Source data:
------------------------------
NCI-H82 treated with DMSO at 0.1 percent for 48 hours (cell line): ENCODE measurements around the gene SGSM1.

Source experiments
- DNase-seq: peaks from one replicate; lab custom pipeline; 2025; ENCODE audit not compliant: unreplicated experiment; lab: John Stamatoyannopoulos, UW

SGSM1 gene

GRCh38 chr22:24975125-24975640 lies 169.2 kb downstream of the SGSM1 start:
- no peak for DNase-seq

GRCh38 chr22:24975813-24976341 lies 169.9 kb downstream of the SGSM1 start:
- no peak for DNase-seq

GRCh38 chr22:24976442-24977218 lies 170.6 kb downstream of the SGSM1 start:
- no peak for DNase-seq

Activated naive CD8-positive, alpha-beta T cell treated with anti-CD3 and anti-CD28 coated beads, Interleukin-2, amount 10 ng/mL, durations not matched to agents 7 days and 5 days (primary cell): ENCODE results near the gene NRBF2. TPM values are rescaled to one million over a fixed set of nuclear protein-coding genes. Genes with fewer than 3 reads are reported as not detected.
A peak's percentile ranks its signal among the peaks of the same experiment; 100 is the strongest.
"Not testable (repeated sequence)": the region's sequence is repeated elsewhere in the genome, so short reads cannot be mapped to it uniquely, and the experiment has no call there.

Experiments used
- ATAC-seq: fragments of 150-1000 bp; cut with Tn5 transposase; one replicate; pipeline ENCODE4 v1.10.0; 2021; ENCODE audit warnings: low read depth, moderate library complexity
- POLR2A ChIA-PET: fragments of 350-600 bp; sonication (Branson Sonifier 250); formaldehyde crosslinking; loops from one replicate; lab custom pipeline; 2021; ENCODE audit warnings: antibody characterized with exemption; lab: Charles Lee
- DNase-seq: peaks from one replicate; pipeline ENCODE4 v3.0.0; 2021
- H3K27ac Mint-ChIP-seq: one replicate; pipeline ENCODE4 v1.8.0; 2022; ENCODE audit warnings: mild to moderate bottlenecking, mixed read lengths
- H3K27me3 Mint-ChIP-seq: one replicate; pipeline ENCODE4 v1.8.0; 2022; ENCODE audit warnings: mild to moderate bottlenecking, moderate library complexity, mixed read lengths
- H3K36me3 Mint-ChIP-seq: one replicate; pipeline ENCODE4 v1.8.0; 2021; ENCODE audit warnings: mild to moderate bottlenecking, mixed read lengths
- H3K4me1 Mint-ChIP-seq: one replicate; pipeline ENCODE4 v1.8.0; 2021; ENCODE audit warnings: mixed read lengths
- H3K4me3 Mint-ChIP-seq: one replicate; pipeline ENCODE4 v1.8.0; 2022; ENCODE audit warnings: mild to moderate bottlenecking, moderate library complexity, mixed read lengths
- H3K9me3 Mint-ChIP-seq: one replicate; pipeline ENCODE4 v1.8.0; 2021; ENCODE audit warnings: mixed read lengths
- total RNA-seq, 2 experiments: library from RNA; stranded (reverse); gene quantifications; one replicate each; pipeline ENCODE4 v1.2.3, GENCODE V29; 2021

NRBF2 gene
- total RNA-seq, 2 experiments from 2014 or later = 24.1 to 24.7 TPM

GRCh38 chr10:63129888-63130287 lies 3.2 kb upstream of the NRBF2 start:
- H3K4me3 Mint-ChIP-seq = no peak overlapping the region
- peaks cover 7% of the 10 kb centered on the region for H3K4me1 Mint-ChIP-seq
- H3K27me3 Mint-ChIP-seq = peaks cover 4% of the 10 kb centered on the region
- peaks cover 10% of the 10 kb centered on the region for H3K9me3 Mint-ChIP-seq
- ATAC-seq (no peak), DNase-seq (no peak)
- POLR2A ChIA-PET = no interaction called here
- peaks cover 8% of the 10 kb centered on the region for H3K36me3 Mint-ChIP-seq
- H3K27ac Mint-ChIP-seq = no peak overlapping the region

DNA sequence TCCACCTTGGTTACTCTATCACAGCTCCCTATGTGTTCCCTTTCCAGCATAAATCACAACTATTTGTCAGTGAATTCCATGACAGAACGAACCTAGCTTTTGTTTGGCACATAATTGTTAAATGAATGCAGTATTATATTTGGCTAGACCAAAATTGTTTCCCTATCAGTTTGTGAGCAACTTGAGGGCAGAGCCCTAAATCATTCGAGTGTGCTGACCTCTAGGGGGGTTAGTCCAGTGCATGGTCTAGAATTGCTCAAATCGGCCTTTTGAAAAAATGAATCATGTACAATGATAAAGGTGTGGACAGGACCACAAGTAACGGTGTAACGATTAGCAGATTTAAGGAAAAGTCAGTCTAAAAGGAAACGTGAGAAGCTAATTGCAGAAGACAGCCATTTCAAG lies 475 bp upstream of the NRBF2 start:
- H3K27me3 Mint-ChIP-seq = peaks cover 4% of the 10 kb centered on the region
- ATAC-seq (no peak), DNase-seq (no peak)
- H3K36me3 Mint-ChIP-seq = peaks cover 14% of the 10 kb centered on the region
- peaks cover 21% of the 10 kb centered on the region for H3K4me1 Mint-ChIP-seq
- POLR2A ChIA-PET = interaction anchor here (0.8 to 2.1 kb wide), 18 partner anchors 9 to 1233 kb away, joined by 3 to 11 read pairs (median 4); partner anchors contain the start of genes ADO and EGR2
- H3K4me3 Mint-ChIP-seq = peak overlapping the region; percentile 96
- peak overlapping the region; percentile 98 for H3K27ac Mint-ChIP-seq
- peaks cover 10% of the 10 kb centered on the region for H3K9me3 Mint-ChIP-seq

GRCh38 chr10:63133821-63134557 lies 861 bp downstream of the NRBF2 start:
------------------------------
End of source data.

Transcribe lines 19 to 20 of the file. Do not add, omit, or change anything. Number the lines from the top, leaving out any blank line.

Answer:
- H3K27me3 Mint-ChIP-seq: one replicate; pipeline ENCODE4 v1.8.0; 2022; ENCODE audit warnings: mild to moderate bottlenecking, moderate library complexity, mixed read lengths
- H3K36me3 Mint-ChIP-seq: one replicate; pipeline ENCODE4 v1.8.0; 2021; ENCODE audit warnings: mild to moderate bottlenecking, mixed read lengths